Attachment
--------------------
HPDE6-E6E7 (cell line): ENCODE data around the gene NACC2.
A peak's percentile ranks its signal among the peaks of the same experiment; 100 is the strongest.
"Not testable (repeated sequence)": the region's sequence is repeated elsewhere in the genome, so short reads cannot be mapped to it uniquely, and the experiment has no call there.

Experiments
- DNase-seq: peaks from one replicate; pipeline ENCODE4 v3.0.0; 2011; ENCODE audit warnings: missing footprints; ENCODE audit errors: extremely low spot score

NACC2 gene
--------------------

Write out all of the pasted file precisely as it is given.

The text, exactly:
HPDE6-E6E7 (cell line): ENCODE data around the gene NACC2.
A peak's percentile ranks its signal among the peaks of the same experiment; 100 is the strongest.
"Not testable (repeated sequence)": the region's sequence is repeated elsewhere in the genome, so short reads cannot be mapped to it uniquely, and the experiment has no call there.

Experiments
- DNase-seq: peaks from one replicate; pipeline ENCODE4 v3.0.0; 2011; ENCODE audit warnings: missing footprints; ENCODE audit errors: extremely low spot score

NACC2 gene